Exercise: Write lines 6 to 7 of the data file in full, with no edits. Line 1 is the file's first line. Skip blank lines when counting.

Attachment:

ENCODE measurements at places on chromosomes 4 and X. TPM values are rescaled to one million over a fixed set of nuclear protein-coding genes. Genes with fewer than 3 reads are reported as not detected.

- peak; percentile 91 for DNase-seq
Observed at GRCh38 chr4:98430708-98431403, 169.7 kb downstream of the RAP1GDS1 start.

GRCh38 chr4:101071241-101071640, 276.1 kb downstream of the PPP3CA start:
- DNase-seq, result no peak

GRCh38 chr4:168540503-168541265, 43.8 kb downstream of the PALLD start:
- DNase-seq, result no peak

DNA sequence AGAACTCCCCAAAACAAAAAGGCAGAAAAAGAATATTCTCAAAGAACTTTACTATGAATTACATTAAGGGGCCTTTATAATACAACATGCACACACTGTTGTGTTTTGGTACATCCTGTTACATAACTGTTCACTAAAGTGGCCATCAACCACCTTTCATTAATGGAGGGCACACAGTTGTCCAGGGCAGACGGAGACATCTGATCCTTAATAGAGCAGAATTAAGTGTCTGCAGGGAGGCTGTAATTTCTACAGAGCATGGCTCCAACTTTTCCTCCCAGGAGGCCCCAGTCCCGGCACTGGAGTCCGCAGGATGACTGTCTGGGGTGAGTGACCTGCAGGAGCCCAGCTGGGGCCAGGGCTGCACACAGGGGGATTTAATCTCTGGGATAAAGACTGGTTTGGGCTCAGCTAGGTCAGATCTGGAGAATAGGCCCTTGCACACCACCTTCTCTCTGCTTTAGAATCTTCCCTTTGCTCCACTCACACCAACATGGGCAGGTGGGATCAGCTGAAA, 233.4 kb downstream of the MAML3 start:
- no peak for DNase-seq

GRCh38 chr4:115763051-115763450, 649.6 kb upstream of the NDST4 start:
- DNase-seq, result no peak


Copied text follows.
GRCh38 chr4:168540503-168541265, 43.8 kb downstream of the PALLD start:
- DNase-seq, result no peak